The government will spend a further £28m on a national electric vehicle (EV) battery ‘centre of excellence’ in Coventry.
The government says the UK Battery Industrialisation Centre (UKBIC) will provide ‘world-leading’ testing facilities for new battery technologies, and be a stepping stone for their ambition to build a Gigafactory in the UK, a large-scale battery technology factory for electric vehicles.
The investment follows an £80m initial investment in the centre, which will also provide training to upskill people in battery manufacturing.
The centre is expected to open in 2020.
The Business and Industry Minister Andrew Stephenson will make the announcement on a tour of the UKBIC site alongside Mayor of the West Midlands Andy Street, as they also unveil the new Local Industrial Strategy for the West Midlands.
Jeff Pratt, managing director of UKBIC, said: ‘It is fantastic to see construction starting on UKBIC and we are looking forward to working with all our partners on this project which will have huge significance on the next generation of battery systems.
UKBIC was established after a national competition run by the Advanced Propulsion Centre (APC) and supported by Innovate UK, which was won through a joint bid by Warwick Manufacturing Group (WMG) at the University of Warwick, Coventry and Warwickshire Local Enterprise Partnership and Coventry City Council.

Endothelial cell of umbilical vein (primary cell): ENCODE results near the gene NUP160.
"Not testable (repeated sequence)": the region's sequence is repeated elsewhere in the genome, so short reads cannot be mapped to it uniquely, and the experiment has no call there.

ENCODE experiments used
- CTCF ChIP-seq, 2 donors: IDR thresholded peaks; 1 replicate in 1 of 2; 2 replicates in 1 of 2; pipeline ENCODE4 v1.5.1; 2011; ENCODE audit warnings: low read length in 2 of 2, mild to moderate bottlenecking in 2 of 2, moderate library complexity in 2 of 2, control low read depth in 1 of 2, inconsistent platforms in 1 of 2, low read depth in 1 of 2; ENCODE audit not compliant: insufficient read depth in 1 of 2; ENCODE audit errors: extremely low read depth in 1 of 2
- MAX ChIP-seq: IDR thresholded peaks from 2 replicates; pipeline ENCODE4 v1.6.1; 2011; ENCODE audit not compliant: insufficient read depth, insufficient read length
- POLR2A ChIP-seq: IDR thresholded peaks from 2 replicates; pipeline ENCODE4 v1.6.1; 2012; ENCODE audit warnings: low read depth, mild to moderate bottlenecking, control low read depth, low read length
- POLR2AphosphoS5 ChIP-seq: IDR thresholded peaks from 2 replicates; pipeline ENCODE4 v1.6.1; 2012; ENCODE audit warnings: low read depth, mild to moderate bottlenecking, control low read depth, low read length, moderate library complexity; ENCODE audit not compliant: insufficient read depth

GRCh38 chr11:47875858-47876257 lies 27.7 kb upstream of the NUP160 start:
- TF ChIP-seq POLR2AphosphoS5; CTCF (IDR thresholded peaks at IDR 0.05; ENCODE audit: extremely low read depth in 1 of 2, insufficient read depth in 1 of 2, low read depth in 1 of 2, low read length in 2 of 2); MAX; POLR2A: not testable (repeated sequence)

Tony Harper, Faraday Battery Challenge director at UK Research and Innovation, added: ‘This new world-class facility will allow the UK to rigorously prepare our home-grown battery technologies for global competitiveness.
‘This additional investment will mean its ambitious facilities will be expanded and improved to meet the soaring demand of the electric vehicle global market.’
In related Coventry news, their city council has been directed by Defra to implement a Class D charging Clean Air Zone (CAZ) to tackle the city’s air pollution problems.
Ministers have rejected alternative measures put forward by the council, which included restricting traffic on certain roads, deeming them to be insufficient to tackle nitrous dioxide (NO2) levels which are set to exceed the EU’s legal limits.